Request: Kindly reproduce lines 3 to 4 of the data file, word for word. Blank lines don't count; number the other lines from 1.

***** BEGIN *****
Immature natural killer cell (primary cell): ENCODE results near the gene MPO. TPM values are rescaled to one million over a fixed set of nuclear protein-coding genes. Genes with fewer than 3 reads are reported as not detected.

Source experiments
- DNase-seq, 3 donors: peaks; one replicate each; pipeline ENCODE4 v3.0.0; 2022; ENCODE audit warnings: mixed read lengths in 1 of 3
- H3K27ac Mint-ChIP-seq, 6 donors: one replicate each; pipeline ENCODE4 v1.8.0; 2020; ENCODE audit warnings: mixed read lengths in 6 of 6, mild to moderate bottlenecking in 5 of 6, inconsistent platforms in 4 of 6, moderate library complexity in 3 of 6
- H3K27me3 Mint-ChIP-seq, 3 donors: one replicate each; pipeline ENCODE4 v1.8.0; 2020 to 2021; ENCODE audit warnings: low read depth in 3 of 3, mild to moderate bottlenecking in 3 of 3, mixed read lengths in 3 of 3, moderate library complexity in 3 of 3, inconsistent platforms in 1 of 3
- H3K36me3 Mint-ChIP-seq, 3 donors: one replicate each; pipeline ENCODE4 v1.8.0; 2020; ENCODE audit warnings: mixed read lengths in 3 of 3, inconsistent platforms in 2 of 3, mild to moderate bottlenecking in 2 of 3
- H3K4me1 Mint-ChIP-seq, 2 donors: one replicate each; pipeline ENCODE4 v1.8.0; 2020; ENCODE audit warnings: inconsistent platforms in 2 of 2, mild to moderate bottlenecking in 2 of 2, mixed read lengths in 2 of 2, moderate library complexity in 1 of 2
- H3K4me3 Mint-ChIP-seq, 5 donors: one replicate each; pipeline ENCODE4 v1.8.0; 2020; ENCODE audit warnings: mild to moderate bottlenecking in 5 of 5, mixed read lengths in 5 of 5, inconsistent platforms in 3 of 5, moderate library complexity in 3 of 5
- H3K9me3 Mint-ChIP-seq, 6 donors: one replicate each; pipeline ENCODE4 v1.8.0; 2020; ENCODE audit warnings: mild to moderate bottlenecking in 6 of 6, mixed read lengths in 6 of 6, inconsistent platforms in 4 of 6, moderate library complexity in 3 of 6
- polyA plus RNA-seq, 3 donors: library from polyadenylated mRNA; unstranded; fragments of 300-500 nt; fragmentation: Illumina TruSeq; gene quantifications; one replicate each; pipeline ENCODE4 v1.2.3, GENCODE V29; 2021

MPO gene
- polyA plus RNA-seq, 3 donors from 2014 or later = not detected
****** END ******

- DNase-seq, 3 donors: peaks; one replicate each; pipeline ENCODE4 v3.0.0; 2022; ENCODE audit warnings: mixed read lengths in 1 of 3
- H3K27ac Mint-ChIP-seq, 6 donors: one replicate each; pipeline ENCODE4 v1.8.0; 2020; ENCODE audit warnings: mixed read lengths in 6 of 6, mild to moderate bottlenecking in 5 of 6, inconsistent platforms in 4 of 6, moderate library complexity in 3 of 6